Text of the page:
By Siddharth Srivastava
NEW DELHI: Indian cricket stars make a lot of money, recently reinforced by the IPL auctions. Yuvraj Singh will be paid Rs 14 crore, Dinesh Karthik will pocket a cool Rs 12.5 crore for a few weeks of effort on the field. The two are not even regulars in the Indian cricket team anymore.
Each minute on the field, runs scored will translate into lakhs of rupees spent by promoters, who obviously hope to make even more profits riding on India’s craze for cricket. Vijay Mallya, who bought Yuvraj, believes he will be able to fly high again riding on cricket. Priety Zinta believes IPL will provide some succor away from her dwindling Bollywood career.
No cricketer with even a remote possibility of being selected for the IPL wants to rest on his laurels or retire in a hurry. Kevin Pietersen (Rs 9 crore) is laughing all the way to the bank despite being sacked from the England cricket team on grounds not connected to merit. Whoever said intrigue is monopoly of BCCI, otherwise one of the world’s richest sports bodies.
Virendra Sehwag, however, wants to run a school, which is noble. But, then Viru has always been a little different from the rest. Indians interest in cricket cuts across class, caste, age, gender. It’s the kind of following any politician or political party could kill for.
Narendra Modi had to work hard for 10-years in Gujarat. Still, he is unsure about the middle class votes. Rahul Gandhi constantly speaks about the sacrifices of his family for generations. Still, the Congress is staring at defeat.
The IPL auctions offer a governance lesson too – just like cricketers it is only the open market that can determine the right price for India’s natural resources such as telecom spectrum or coal blocks. Not undercover allotments to crony capitalists that Arvind Kejriwal recently spelled out are the real destroyers of India. The former Delhi chief minister never ceases to surprise.
Just as one was beginning to believe he is a maverick who will drive any government to bankruptcy by extending unsustainable freebies, the Aam Aadmi leader recently revealed a new pro-business side. Kejriwal needs to learn from Sunny Leone and bare all, rather than confusing and frustrating his followers no end.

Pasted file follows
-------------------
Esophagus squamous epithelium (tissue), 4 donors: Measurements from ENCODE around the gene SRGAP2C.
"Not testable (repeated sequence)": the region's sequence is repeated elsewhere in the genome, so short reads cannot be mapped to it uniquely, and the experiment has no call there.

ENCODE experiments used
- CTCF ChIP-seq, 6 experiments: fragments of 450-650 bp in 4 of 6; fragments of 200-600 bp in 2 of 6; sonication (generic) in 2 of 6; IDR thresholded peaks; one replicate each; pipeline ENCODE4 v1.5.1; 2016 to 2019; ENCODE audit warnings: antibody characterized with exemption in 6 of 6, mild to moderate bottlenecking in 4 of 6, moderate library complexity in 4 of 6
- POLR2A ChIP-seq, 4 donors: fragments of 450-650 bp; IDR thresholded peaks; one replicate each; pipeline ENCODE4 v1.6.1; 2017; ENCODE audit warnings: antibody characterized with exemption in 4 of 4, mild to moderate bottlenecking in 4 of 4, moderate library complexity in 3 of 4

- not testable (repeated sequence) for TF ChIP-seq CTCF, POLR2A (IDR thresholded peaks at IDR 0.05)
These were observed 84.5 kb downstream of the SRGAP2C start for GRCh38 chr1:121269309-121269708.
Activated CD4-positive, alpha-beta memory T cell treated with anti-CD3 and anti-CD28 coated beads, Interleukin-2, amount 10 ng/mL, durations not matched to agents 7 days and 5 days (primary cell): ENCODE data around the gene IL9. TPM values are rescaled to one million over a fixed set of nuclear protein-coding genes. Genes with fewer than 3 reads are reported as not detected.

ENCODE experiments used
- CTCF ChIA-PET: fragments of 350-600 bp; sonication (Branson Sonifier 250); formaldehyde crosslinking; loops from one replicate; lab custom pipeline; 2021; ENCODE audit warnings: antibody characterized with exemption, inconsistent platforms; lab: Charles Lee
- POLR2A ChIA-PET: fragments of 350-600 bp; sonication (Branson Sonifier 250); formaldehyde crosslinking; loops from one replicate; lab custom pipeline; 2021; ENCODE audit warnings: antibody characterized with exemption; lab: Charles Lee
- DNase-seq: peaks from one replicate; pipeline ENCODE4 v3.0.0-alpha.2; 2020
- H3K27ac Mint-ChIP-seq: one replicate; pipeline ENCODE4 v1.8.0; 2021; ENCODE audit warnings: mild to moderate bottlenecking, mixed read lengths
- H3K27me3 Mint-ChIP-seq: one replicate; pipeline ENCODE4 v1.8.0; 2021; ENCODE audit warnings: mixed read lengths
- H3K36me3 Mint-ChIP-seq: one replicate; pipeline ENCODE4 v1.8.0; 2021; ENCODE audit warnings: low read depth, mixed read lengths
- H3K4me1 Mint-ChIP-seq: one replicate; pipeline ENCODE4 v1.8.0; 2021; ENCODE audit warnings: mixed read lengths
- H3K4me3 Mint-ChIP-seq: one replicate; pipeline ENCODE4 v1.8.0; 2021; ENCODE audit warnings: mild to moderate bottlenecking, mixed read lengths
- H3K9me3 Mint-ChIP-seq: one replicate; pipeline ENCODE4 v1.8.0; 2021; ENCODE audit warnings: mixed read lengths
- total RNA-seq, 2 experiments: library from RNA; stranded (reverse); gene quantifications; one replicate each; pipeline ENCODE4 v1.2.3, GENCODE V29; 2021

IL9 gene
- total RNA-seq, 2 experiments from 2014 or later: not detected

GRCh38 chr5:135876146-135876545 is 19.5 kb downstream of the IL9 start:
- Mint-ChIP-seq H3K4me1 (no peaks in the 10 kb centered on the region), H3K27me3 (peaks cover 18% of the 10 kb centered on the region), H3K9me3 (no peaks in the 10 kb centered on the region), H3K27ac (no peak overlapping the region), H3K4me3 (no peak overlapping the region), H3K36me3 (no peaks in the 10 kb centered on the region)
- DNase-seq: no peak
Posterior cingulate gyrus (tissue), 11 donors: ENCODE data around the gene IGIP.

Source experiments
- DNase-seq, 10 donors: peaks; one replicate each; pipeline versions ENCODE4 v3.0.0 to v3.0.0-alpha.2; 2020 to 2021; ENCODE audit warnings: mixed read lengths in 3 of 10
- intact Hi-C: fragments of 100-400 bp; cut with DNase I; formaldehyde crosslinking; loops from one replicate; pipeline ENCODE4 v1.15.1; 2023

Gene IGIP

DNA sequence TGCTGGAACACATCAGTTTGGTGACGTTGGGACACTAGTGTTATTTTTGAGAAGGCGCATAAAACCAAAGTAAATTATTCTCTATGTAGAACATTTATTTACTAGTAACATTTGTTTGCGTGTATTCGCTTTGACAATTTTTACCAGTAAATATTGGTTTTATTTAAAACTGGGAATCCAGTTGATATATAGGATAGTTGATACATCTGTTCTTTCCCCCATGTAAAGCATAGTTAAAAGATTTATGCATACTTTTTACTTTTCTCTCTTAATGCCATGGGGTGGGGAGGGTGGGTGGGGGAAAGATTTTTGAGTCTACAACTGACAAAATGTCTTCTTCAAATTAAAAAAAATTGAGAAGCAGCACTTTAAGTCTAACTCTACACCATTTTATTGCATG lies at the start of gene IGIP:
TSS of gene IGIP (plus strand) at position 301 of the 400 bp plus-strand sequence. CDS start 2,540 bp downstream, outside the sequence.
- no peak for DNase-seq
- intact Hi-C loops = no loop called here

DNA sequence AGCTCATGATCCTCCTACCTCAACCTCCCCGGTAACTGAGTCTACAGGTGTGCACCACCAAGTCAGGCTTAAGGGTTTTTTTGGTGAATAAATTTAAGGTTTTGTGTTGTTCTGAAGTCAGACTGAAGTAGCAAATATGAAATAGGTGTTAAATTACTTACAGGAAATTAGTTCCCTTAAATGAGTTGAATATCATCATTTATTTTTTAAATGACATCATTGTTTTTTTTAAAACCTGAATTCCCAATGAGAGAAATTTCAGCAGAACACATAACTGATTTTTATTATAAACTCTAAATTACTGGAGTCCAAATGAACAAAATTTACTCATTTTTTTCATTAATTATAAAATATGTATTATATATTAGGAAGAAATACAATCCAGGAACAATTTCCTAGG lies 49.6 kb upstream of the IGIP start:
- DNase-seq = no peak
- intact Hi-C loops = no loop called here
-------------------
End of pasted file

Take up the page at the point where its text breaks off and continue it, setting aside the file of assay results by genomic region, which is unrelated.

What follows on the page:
Will the Indian cricket bubble burst?
Not in a hurry. As long as the Indian cricket team continues to be a subcontinent bully, the followers will stick. The tag of minnows abroad will be forgotten after a successful domestic series. No point in blaming “obnoxious’’ MS Dhoni for holding the worst overseas record following recent failures in South Africa and New Zealand on the back of abject surrenders in England and Australia.
Any captain will be helpless so long as Indian dust-bowl pitches produce assembly line cricketers such as Suresh Raina, proficient in hitting sixes off balls that only remain below the knee pad. Such consistent bounce can only breed cricketers woefully inconsistent abroad on bouncy wickets.
Despite the match fixing controversies Indian fans believe games are mostly fair and competitive. Indian cricket has been lucky to produce personalities such as Sachin Tedulkar, Rahul Dravid, Saurav Ganguly and Sunil Gavaskar who played the game in the truest spirit.
This is unlike the general disillusionment with politics, where the corrupt and criminal often call the shots. Decisions are made for narrow political gains, for example the Tamil Nadu Jayalalithaa government recently deciding to release Rajiv Gandhi’s assassins or earlier the Congress at the Centre hanging Afzal Guru out of turn.
Further, no other team sport in India, that really draws the eyeballs, can challenge the supremacy of cricket in the foreseeable future. Indian hockey standards are poor due to lack of facilities and inept management. The team even failed to qualify for the 2008 Beijing Olympics.
Any under-19 school or college soccer side from Europe can whip our national team, under any conditions. Flashes of brilliance such as Saina Nehwal can only be minor diversions from the main fix. Cricket, Bollywood and Arnab Goswami will continue be India’s main entertainment options for some time to come.
(A former staffer with the Times of India in Delhi, Siddarth Srivastava is the author of An Offbeat Story, described by a prominent book critic as one of the most humorous and entertaining reality fiction novel by an Indian writer)